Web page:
Leaf-cutter Ant


They are the unwelcome guests at picnics, the invaders of kitchens, the scapegoats for unsightly lawns. They are also the obsession of entomologist and macro photographer Mark Moffett

“I was down in the dirt in my backyard, watching a mini-metropolis,” Moffett writes in the Introduction to his book, Adventures Among Ants. “A hundred ants were enraptured with the bread crumbs I had given them, and they enraptured me as they ebbed and flowed, a blur of interactions.” A page later he admits, “My parents remember me in diapers watching ants and insist I called each one by an individual name.”

Anyone who has ever watched a line of ants moving through the forest, each one carrying a piece of leaf far larger than itself, has no doubt marveled at this insect just as Moffett did. “Consider the ant,” Solomon advised, alluding to its legendary diligence. But there is more to the creature than this.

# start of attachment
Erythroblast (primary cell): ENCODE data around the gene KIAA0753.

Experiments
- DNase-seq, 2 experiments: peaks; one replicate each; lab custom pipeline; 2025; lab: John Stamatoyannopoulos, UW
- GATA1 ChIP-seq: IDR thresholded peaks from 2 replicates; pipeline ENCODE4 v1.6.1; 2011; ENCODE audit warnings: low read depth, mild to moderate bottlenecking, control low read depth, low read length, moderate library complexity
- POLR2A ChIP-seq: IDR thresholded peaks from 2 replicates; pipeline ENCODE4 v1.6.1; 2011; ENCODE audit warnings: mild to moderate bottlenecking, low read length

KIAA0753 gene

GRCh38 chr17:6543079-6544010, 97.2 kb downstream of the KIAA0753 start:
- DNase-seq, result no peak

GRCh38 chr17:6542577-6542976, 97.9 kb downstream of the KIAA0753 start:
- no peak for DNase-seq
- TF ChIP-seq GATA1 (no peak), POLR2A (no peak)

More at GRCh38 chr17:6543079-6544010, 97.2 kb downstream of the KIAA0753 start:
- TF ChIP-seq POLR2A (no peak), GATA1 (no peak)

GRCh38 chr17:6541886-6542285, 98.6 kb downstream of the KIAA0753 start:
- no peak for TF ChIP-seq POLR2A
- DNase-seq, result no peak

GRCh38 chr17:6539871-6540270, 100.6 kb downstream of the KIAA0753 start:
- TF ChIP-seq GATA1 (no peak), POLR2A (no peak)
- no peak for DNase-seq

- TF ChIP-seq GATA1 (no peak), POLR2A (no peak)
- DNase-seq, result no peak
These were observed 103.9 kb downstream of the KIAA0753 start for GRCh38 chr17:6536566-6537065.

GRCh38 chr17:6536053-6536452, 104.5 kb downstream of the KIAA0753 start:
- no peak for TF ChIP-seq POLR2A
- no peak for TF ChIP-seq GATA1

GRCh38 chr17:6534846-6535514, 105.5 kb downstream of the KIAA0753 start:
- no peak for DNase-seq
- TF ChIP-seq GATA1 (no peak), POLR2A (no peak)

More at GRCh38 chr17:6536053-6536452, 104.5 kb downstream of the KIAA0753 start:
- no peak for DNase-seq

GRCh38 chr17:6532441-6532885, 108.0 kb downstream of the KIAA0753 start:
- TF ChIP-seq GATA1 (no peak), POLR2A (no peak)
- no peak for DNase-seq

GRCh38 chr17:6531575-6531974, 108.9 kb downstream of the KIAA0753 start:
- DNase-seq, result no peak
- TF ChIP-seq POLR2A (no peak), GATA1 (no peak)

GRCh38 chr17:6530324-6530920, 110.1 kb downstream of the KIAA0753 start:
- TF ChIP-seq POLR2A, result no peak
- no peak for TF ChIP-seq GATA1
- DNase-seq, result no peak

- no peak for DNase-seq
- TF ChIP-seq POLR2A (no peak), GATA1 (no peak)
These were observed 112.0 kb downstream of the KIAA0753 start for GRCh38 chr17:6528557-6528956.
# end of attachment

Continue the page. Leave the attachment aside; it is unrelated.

Among the most social of insects—along with their relatives, the wasps and bees—ants are also among the most plentiful and diverse. Thus far, an estimated 12,500 ant species have been classified, with possibly that many more to go. Exceptionally organized, ants are perhaps most renowned for the habits they share with humans—communicating complex messages, following “traffic rules,” creating a division of labor, even cultivating gardens, in the case of leaf cutter ants.

What is even more remarkable, however, are the ways in which we depend on them. “They move more soil than earthworms, circulate vast amounts of soil nutrients and essentially keep forests healthy,” writes syndicated science columnist Dr. Reese Halter. “We should admire ants, not despise them. . . . They can teach us about sustainability and coexisting on our exquisite planet.”

“Consider the ant,” said Solomon. There is wisdom to be gained in doing so.